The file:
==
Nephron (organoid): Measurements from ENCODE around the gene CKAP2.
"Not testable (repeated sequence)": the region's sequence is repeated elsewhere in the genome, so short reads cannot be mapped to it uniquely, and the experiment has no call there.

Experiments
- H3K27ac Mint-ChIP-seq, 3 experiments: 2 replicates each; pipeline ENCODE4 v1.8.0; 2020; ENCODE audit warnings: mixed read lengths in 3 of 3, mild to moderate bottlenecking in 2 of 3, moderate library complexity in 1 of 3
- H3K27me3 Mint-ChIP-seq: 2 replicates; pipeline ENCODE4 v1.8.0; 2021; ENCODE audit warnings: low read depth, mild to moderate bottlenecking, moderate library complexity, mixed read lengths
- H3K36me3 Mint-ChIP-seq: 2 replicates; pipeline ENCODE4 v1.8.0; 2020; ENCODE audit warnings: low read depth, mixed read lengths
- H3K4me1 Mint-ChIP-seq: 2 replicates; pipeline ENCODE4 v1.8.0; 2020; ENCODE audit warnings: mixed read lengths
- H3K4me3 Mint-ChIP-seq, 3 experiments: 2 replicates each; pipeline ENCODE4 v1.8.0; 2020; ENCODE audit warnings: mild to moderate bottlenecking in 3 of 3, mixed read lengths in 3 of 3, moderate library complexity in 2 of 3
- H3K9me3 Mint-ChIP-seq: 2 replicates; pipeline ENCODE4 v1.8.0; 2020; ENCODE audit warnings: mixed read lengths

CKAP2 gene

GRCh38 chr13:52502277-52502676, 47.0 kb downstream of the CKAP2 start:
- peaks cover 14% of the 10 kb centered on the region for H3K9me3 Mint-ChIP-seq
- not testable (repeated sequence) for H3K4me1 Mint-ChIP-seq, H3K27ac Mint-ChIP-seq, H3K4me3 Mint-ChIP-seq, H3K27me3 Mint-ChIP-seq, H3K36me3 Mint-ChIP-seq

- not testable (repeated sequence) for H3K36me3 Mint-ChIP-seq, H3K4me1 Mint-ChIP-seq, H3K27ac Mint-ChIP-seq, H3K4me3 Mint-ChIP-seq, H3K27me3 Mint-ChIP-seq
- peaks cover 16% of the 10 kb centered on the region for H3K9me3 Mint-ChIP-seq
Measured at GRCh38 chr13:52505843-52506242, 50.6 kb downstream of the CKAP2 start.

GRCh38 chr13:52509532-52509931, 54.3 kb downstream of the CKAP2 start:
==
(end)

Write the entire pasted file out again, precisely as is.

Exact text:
Nephron (organoid): Measurements from ENCODE around the gene CKAP2.
"Not testable (repeated sequence)": the region's sequence is repeated elsewhere in the genome, so short reads cannot be mapped to it uniquely, and the experiment has no call there.

Experiments
- H3K27ac Mint-ChIP-seq, 3 experiments: 2 replicates each; pipeline ENCODE4 v1.8.0; 2020; ENCODE audit warnings: mixed read lengths in 3 of 3, mild to moderate bottlenecking in 2 of 3, moderate library complexity in 1 of 3
- H3K27me3 Mint-ChIP-seq: 2 replicates; pipeline ENCODE4 v1.8.0; 2021; ENCODE audit warnings: low read depth, mild to moderate bottlenecking, moderate library complexity, mixed read lengths
- H3K36me3 Mint-ChIP-seq: 2 replicates; pipeline ENCODE4 v1.8.0; 2020; ENCODE audit warnings: low read depth, mixed read lengths
- H3K4me1 Mint-ChIP-seq: 2 replicates; pipeline ENCODE4 v1.8.0; 2020; ENCODE audit warnings: mixed read lengths
- H3K4me3 Mint-ChIP-seq, 3 experiments: 2 replicates each; pipeline ENCODE4 v1.8.0; 2020; ENCODE audit warnings: mild to moderate bottlenecking in 3 of 3, mixed read lengths in 3 of 3, moderate library complexity in 2 of 3
- H3K9me3 Mint-ChIP-seq: 2 replicates; pipeline ENCODE4 v1.8.0; 2020; ENCODE audit warnings: mixed read lengths

CKAP2 gene

GRCh38 chr13:52502277-52502676, 47.0 kb downstream of the CKAP2 start:
- peaks cover 14% of the 10 kb centered on the region for H3K9me3 Mint-ChIP-seq
- not testable (repeated sequence) for H3K4me1 Mint-ChIP-seq, H3K27ac Mint-ChIP-seq, H3K4me3 Mint-ChIP-seq, H3K27me3 Mint-ChIP-seq, H3K36me3 Mint-ChIP-seq

- not testable (repeated sequence) for H3K36me3 Mint-ChIP-seq, H3K4me1 Mint-ChIP-seq, H3K27ac Mint-ChIP-seq, H3K4me3 Mint-ChIP-seq, H3K27me3 Mint-ChIP-seq
- peaks cover 16% of the 10 kb centered on the region for H3K9me3 Mint-ChIP-seq
Measured at GRCh38 chr13:52505843-52506242, 50.6 kb downstream of the CKAP2 start.

GRCh38 chr13:52509532-52509931, 54.3 kb downstream of the CKAP2 start: